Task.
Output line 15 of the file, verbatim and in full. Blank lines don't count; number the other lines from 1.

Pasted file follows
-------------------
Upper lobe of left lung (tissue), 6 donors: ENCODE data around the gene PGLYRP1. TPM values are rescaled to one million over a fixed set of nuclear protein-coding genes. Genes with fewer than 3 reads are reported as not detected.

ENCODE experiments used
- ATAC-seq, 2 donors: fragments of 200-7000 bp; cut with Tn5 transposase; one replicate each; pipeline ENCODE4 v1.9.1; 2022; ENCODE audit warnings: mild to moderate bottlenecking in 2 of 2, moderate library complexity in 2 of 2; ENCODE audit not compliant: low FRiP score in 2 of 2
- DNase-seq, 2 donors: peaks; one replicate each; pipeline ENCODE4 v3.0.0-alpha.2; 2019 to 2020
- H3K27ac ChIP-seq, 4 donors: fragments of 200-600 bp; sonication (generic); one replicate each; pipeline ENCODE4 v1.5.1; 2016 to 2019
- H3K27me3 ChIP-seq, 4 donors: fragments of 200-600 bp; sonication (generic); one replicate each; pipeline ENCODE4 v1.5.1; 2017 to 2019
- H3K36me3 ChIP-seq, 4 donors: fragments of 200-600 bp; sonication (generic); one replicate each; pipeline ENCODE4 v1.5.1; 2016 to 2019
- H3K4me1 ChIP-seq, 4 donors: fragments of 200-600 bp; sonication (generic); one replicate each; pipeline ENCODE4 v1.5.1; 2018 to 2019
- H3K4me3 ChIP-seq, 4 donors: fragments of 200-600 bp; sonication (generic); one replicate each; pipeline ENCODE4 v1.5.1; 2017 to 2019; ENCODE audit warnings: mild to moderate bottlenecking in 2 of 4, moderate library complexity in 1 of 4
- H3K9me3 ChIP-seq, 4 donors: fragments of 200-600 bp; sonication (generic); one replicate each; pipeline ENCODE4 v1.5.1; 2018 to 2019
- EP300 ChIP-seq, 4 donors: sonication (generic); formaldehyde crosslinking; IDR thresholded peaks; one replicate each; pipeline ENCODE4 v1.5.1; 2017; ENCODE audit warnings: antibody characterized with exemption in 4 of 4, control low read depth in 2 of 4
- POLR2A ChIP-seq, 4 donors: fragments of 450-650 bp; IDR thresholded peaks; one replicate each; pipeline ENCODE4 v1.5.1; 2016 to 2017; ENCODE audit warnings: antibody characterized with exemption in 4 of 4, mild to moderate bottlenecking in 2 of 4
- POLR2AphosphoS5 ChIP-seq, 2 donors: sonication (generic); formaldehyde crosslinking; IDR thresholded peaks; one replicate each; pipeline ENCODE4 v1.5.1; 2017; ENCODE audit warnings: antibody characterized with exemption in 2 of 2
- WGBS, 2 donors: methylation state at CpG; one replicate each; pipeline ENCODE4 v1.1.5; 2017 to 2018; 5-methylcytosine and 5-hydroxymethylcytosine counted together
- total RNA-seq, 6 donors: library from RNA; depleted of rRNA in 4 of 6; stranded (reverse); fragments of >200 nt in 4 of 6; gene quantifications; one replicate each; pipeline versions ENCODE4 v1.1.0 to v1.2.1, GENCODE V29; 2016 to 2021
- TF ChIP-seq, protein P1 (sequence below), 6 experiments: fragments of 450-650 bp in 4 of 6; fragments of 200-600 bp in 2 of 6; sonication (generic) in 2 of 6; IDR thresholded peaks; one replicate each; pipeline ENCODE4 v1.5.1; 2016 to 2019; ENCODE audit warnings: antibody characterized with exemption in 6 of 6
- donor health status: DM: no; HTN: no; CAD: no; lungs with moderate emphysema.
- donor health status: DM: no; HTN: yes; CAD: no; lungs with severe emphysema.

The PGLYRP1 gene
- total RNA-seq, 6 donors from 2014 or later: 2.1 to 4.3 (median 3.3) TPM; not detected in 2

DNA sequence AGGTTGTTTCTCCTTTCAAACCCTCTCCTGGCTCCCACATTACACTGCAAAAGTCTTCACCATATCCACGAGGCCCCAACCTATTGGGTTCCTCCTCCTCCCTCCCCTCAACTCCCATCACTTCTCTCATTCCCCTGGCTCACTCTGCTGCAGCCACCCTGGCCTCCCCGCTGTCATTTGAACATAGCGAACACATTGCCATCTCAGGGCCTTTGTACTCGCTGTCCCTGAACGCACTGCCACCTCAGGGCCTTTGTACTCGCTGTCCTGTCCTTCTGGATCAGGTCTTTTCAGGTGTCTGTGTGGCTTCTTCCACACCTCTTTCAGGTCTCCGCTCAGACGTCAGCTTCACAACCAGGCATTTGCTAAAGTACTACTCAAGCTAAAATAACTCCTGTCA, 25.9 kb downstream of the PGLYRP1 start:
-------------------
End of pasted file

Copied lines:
- total RNA-seq, 6 donors: library from RNA; depleted of rRNA in 4 of 6; stranded (reverse); fragments of >200 nt in 4 of 6; gene quantifications; one replicate each; pipeline versions ENCODE4 v1.1.0 to v1.2.1, GENCODE V29; 2016 to 2021